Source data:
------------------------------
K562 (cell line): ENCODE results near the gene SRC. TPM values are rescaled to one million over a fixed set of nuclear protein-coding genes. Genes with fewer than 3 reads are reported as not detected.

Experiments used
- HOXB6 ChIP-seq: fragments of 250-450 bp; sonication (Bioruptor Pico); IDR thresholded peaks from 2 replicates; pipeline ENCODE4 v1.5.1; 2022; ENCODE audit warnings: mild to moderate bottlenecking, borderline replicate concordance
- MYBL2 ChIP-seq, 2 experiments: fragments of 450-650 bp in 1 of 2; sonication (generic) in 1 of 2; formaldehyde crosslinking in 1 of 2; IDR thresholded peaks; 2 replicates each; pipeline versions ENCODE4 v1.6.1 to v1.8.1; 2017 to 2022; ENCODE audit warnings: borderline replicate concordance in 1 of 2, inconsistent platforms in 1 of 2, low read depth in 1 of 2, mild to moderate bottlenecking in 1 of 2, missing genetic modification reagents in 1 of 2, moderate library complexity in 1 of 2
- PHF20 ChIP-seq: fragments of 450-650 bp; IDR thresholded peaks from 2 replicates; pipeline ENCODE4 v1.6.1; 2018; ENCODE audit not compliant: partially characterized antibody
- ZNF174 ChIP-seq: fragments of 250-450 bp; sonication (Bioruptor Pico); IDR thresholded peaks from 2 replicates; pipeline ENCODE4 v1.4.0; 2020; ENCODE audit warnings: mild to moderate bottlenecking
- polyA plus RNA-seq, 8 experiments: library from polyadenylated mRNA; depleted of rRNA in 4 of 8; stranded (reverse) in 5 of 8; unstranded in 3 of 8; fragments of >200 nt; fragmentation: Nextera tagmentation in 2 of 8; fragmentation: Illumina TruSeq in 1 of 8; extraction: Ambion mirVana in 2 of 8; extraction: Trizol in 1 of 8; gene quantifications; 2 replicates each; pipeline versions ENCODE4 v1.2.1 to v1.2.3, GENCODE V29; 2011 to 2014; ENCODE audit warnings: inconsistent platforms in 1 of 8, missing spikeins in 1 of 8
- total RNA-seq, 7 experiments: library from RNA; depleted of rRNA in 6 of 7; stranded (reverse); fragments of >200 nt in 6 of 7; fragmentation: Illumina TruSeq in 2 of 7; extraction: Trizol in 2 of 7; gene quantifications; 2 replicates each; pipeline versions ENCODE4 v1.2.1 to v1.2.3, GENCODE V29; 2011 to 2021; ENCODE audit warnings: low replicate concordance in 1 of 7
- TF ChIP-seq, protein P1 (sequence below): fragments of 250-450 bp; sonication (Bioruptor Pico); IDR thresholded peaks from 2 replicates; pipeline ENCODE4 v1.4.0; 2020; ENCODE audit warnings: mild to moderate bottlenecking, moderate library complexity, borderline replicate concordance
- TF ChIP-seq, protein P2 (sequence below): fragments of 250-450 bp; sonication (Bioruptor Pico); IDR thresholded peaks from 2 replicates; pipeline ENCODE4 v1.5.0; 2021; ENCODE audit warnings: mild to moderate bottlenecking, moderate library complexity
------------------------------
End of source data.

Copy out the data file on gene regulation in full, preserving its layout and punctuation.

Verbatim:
K562 (cell line): ENCODE results near the gene SRC. TPM values are rescaled to one million over a fixed set of nuclear protein-coding genes. Genes with fewer than 3 reads are reported as not detected.

Experiments used
- HOXB6 ChIP-seq: fragments of 250-450 bp; sonication (Bioruptor Pico); IDR thresholded peaks from 2 replicates; pipeline ENCODE4 v1.5.1; 2022; ENCODE audit warnings: mild to moderate bottlenecking, borderline replicate concordance
- MYBL2 ChIP-seq, 2 experiments: fragments of 450-650 bp in 1 of 2; sonication (generic) in 1 of 2; formaldehyde crosslinking in 1 of 2; IDR thresholded peaks; 2 replicates each; pipeline versions ENCODE4 v1.6.1 to v1.8.1; 2017 to 2022; ENCODE audit warnings: borderline replicate concordance in 1 of 2, inconsistent platforms in 1 of 2, low read depth in 1 of 2, mild to moderate bottlenecking in 1 of 2, missing genetic modification reagents in 1 of 2, moderate library complexity in 1 of 2
- PHF20 ChIP-seq: fragments of 450-650 bp; IDR thresholded peaks from 2 replicates; pipeline ENCODE4 v1.6.1; 2018; ENCODE audit not compliant: partially characterized antibody
- ZNF174 ChIP-seq: fragments of 250-450 bp; sonication (Bioruptor Pico); IDR thresholded peaks from 2 replicates; pipeline ENCODE4 v1.4.0; 2020; ENCODE audit warnings: mild to moderate bottlenecking
- polyA plus RNA-seq, 8 experiments: library from polyadenylated mRNA; depleted of rRNA in 4 of 8; stranded (reverse) in 5 of 8; unstranded in 3 of 8; fragments of >200 nt; fragmentation: Nextera tagmentation in 2 of 8; fragmentation: Illumina TruSeq in 1 of 8; extraction: Ambion mirVana in 2 of 8; extraction: Trizol in 1 of 8; gene quantifications; 2 replicates each; pipeline versions ENCODE4 v1.2.1 to v1.2.3, GENCODE V29; 2011 to 2014; ENCODE audit warnings: inconsistent platforms in 1 of 8, missing spikeins in 1 of 8
- total RNA-seq, 7 experiments: library from RNA; depleted of rRNA in 6 of 7; stranded (reverse); fragments of >200 nt in 6 of 7; fragmentation: Illumina TruSeq in 2 of 7; extraction: Trizol in 2 of 7; gene quantifications; 2 replicates each; pipeline versions ENCODE4 v1.2.1 to v1.2.3, GENCODE V29; 2011 to 2021; ENCODE audit warnings: low replicate concordance in 1 of 7
- TF ChIP-seq, protein P1 (sequence below): fragments of 250-450 bp; sonication (Bioruptor Pico); IDR thresholded peaks from 2 replicates; pipeline ENCODE4 v1.4.0; 2020; ENCODE audit warnings: mild to moderate bottlenecking, moderate library complexity, borderline replicate concordance
- TF ChIP-seq, protein P2 (sequence below): fragments of 250-450 bp; sonication (Bioruptor Pico); IDR thresholded peaks from 2 replicates; pipeline ENCODE4 v1.5.0; 2021; ENCODE audit warnings: mild to moderate bottlenecking, moderate library complexity